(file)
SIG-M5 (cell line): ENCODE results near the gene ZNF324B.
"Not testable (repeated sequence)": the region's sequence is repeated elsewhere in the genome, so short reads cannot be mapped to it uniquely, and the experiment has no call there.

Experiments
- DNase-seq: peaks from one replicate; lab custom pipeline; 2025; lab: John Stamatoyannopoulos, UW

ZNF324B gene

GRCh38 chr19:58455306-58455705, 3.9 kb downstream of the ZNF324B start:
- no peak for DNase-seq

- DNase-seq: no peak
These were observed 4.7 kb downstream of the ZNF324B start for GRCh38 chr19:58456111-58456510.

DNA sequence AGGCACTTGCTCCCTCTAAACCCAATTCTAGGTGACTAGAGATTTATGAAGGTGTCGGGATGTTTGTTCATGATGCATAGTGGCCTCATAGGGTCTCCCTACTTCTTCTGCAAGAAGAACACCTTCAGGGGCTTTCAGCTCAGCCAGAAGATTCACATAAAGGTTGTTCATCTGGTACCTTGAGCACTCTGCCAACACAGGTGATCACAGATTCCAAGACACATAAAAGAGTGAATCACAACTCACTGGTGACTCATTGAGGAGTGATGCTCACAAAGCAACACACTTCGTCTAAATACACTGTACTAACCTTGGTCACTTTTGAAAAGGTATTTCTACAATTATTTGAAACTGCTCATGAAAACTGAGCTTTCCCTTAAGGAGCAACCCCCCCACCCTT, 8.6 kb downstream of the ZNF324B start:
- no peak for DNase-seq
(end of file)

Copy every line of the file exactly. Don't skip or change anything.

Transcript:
SIG-M5 (cell line): ENCODE results near the gene ZNF324B.
"Not testable (repeated sequence)": the region's sequence is repeated elsewhere in the genome, so short reads cannot be mapped to it uniquely, and the experiment has no call there.

Experiments
- DNase-seq: peaks from one replicate; lab custom pipeline; 2025; lab: John Stamatoyannopoulos, UW

ZNF324B gene

GRCh38 chr19:58455306-58455705, 3.9 kb downstream of the ZNF324B start:
- no peak for DNase-seq

- DNase-seq: no peak
These were observed 4.7 kb downstream of the ZNF324B start for GRCh38 chr19:58456111-58456510.

DNA sequence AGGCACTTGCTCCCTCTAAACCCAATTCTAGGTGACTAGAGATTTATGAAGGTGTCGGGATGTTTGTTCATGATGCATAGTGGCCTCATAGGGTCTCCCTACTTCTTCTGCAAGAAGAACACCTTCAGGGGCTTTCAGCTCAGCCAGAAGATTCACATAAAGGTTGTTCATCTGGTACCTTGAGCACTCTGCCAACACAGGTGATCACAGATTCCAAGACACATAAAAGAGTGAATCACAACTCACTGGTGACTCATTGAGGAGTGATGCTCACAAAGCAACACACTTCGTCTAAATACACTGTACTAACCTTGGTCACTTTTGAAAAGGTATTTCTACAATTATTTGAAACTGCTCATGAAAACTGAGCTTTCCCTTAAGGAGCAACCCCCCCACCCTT, 8.6 kb downstream of the ZNF324B start:
- no peak for DNase-seq